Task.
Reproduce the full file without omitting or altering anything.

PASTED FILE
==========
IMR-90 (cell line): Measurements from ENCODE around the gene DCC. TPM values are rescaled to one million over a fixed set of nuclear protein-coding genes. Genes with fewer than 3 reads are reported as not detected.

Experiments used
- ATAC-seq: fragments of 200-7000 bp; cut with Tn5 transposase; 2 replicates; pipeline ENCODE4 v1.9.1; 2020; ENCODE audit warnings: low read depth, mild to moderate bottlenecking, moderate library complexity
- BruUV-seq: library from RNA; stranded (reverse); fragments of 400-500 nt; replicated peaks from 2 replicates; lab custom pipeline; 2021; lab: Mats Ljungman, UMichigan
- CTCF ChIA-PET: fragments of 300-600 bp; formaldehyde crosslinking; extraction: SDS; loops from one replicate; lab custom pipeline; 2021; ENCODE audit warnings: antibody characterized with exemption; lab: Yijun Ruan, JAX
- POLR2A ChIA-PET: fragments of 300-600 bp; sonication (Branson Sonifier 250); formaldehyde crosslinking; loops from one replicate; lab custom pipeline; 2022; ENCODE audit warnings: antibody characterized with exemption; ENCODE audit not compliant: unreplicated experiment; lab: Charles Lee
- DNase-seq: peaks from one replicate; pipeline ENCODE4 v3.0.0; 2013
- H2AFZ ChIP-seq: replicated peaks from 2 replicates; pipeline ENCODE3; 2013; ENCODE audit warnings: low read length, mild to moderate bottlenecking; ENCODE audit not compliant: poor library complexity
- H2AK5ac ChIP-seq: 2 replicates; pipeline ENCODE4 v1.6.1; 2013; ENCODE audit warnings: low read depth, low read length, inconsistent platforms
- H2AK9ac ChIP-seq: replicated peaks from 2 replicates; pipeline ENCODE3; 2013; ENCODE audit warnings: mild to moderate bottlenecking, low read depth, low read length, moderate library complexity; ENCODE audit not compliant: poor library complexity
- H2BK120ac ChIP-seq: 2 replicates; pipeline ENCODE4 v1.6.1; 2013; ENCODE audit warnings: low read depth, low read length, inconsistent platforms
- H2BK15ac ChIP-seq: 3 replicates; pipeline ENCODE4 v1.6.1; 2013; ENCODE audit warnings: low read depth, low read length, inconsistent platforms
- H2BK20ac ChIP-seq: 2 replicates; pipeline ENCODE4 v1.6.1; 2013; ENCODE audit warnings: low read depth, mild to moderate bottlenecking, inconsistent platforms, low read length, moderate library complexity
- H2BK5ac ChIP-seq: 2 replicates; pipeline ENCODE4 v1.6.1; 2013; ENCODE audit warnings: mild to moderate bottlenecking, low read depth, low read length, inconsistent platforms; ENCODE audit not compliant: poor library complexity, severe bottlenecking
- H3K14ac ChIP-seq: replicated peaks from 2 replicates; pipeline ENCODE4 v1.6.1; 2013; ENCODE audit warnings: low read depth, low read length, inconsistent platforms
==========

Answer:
IMR-90 (cell line): Measurements from ENCODE around the gene DCC. TPM values are rescaled to one million over a fixed set of nuclear protein-coding genes. Genes with fewer than 3 reads are reported as not detected.

Experiments used
- ATAC-seq: fragments of 200-7000 bp; cut with Tn5 transposase; 2 replicates; pipeline ENCODE4 v1.9.1; 2020; ENCODE audit warnings: low read depth, mild to moderate bottlenecking, moderate library complexity
- BruUV-seq: library from RNA; stranded (reverse); fragments of 400-500 nt; replicated peaks from 2 replicates; lab custom pipeline; 2021; lab: Mats Ljungman, UMichigan
- CTCF ChIA-PET: fragments of 300-600 bp; formaldehyde crosslinking; extraction: SDS; loops from one replicate; lab custom pipeline; 2021; ENCODE audit warnings: antibody characterized with exemption; lab: Yijun Ruan, JAX
- POLR2A ChIA-PET: fragments of 300-600 bp; sonication (Branson Sonifier 250); formaldehyde crosslinking; loops from one replicate; lab custom pipeline; 2022; ENCODE audit warnings: antibody characterized with exemption; ENCODE audit not compliant: unreplicated experiment; lab: Charles Lee
- DNase-seq: peaks from one replicate; pipeline ENCODE4 v3.0.0; 2013
- H2AFZ ChIP-seq: replicated peaks from 2 replicates; pipeline ENCODE3; 2013; ENCODE audit warnings: low read length, mild to moderate bottlenecking; ENCODE audit not compliant: poor library complexity
- H2AK5ac ChIP-seq: 2 replicates; pipeline ENCODE4 v1.6.1; 2013; ENCODE audit warnings: low read depth, low read length, inconsistent platforms
- H2AK9ac ChIP-seq: replicated peaks from 2 replicates; pipeline ENCODE3; 2013; ENCODE audit warnings: mild to moderate bottlenecking, low read depth, low read length, moderate library complexity; ENCODE audit not compliant: poor library complexity
- H2BK120ac ChIP-seq: 2 replicates; pipeline ENCODE4 v1.6.1; 2013; ENCODE audit warnings: low read depth, low read length, inconsistent platforms
- H2BK15ac ChIP-seq: 3 replicates; pipeline ENCODE4 v1.6.1; 2013; ENCODE audit warnings: low read depth, low read length, inconsistent platforms
- H2BK20ac ChIP-seq: 2 replicates; pipeline ENCODE4 v1.6.1; 2013; ENCODE audit warnings: low read depth, mild to moderate bottlenecking, inconsistent platforms, low read length, moderate library complexity
- H2BK5ac ChIP-seq: 2 replicates; pipeline ENCODE4 v1.6.1; 2013; ENCODE audit warnings: mild to moderate bottlenecking, low read depth, low read length, inconsistent platforms; ENCODE audit not compliant: poor library complexity, severe bottlenecking
- H3K14ac ChIP-seq: replicated peaks from 2 replicates; pipeline ENCODE4 v1.6.1; 2013; ENCODE audit warnings: low read depth, low read length, inconsistent platforms